Honestly kind of surprised we haven’t posted on Action Bronson before, but this dude is everywhere so it would be more surprising if you hadn’t come across him already elsewhere. Action Bronson reps NYC to the fullest, sometimes catching flack for a style that is eerily similar to the legendary Ghostface. Personally, I’ve come to appreciate Bronson’s own unique flavor; his history as a chef shines with frequent food-centric raps and an off-beat sense of humor.
Blue Chips 2 is the second mixtape collaboration between Action Bronson and producer Party Supplies. The first Blue Chips was an instant classic, and the sequel delivers more of the same, riding the line between goofball samples and hard-edged classic NY raps. The sound shows a true appreciation for hip-hop, but where most producers are looking for rare and unknown samples, Party Supplies has fun flipping something so obvious you would never expect it; check Pepe Lopez for a ridiculous but effective loop of Tequila. This collaboration is basically what hip-hop is all about, beats that knock and clever rhymes that catch you off-guard. This mixtape had me hitting rewind every 30 seconds, alternating between deciphering slang and chuckling at a pop culture reference. Check this line from Flip Ya:
“Take the world over, sit AC Slater style on your girl’s shoulder,
then have a cold soda, if you ain’t with me roll over”
Do you know how many pills I had to take this morning to be able to get out of bed? It’s now that time of the year when it’s so cold and gray out when you wake, that you consider quitting life every day just to be able to stay under the covers for another few hours. Just about the only thing you can do is put on a song that sounds like being back in bed and shut your eyes all the way to work. This 1978 living room cover track sounds like the lap of your mother, sitting next to a fireplace during a thick snow. Did you ever wonder what heroin feels like? It feel like this song running along the inside of your body for hours. Fuck, I think I just talked myself out of recovery by writing a blog post.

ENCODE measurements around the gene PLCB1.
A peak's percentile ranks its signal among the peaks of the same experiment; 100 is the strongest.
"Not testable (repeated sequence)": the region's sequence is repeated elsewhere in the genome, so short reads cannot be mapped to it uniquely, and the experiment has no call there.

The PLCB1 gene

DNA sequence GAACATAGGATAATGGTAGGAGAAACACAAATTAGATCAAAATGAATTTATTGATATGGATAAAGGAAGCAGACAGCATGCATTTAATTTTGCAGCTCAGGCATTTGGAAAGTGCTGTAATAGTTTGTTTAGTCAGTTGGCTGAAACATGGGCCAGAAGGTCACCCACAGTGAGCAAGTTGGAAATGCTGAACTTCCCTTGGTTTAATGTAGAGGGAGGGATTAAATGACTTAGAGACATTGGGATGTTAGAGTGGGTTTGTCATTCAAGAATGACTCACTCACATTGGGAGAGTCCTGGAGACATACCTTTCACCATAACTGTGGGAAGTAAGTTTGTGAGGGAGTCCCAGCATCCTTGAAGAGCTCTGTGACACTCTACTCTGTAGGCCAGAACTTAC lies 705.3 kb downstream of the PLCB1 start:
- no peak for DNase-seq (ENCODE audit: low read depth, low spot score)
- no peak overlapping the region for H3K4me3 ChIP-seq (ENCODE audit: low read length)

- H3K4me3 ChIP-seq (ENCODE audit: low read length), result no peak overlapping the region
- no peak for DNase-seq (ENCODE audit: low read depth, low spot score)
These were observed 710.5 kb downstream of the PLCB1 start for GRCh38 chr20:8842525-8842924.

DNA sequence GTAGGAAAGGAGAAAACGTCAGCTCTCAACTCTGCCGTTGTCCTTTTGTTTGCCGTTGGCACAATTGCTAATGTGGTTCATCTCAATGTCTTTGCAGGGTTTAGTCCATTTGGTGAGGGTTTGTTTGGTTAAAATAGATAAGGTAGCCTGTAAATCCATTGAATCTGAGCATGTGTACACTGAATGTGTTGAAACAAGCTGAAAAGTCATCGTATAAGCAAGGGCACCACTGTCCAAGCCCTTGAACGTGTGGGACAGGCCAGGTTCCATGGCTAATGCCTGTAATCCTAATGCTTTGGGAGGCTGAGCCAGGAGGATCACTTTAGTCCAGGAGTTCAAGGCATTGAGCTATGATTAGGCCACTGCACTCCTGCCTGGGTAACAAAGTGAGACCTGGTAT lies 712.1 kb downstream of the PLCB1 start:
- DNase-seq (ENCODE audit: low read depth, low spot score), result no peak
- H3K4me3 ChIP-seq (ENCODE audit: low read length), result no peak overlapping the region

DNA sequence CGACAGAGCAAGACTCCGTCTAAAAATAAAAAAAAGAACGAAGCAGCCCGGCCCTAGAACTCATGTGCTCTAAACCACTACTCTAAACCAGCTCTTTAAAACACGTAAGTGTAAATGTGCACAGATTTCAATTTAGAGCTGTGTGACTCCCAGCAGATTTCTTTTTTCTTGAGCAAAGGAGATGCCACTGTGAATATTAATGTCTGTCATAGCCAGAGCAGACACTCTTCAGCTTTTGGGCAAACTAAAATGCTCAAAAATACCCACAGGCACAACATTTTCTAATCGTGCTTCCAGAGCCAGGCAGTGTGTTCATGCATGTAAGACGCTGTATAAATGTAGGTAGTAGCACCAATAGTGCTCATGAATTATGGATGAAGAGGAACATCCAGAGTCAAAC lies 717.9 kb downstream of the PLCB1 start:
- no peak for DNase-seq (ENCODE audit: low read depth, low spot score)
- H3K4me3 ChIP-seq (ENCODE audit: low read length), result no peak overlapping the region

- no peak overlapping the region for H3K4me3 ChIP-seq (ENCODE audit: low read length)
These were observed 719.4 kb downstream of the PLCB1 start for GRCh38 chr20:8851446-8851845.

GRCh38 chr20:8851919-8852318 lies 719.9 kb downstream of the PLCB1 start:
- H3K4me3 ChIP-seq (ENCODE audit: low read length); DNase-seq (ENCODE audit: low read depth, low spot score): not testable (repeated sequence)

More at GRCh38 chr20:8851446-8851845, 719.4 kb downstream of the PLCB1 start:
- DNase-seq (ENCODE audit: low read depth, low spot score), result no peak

I never got into Nipsey Hussle before, so I was a little shocked to hear that the LA-based rapper leans so heavily on the dirty south sound. Even with a title like Crenshaw, most of beats sound like Cory Mo could have produced them, and the mixtape is even hosted by DJ Drama, complete with the typical borderline-offensive smattering of “GANGSTA GRIZ-ILLS” vocal clips. While most of LA is hooked on the left-field beats from Flying Lotus, it’s interesting to hear someone taking a serious look at the classic Houston sound.
So despite all the potential hazards, Nipsey Hussle actually comes out on top by featuring legit Houston legends like Slim Thug and ZRo. That kind of authentic respect for the sound that he’s borrowing from is rare in the rap game; even A$AP Rocky will only occasionally admit to basically dropping any NYC style in favor of the chopped and screwed Southern flavor. The whole Crenshaw mixtape is solid, Nipsey Hussle’s own verses are consistent and clever, but the tape really shines with the stacked guest MCs and the variety of producers. ZRo’s chorus on Go Long one of the best hooks since Nate Dogg died, and Face The World has a classic soul loop that puts 9th Wonder in the same ranks as Pete Rock and Premier.
It’s rare to hear a rap mixtape that bleeds quality start to finish, especially from a rapper working with so many artists outside of his immediate area. The result is a solid mixtape that feels serious without getting corny or overly hard, there are moments of poignant honesty mixed in with effortless braggadocio. Funny that the best dirty south mixtape all year would come from LA, but I’m not complaining.
//Bipolar Sunshine – Drowning Butterflies | released on The Aesthetic Recording
This has all the makings to be huge; Twangy spring-reverb guitars, clever sad-sack project name, fragile falsetto vocals, and a cheap-as-free public domain clip collage for the video. It’s solid, in that chill-wave softness kind of way. Maybe a bit melodramatic, but the great vocal call and response breakdown is like chill-wave anthem material, so I love it. This is the kind of stuff that makes you want to make mixtapes for your crush and go driving around late on a Tuesday taking the fork in the road you never do and get lost.
Hitting the UK scene during the mid-late 80s first-wave indie pop boom, James Dean Driving Experience seemed poised for greater things than just being considered “influential” by micro-scenes a decade or two later. With witty lyrics, that DIY C-86 jangle-pop sound (think early Wedding Present or Close Lobsters) and a ton of good press, they blew out after only a few years with only a wafer-thin back catalog of awesome tracks (consisting of a flexi, a self-released cassette and three EPs) to show for it.
Just grabbed this Japan-only import track off their version of 6 Feet Beneath The Moon. Why this song isn’t on the actual album is beyond me, but at least Archie was nice enough to tell the internet that it existed. I was pretty hard on the album, but I still love this dude.
Rest easy buddy. You were a really good guy and no matter how many times we write a post like this, it never gets any easier. From Art Museums to Whysp and The Lowdown, you had so much to share that it was an honor to have been able to experience some of it. I bet you were a real good librarian too.
Mark made a great Art Museums post a few years back if you want more.
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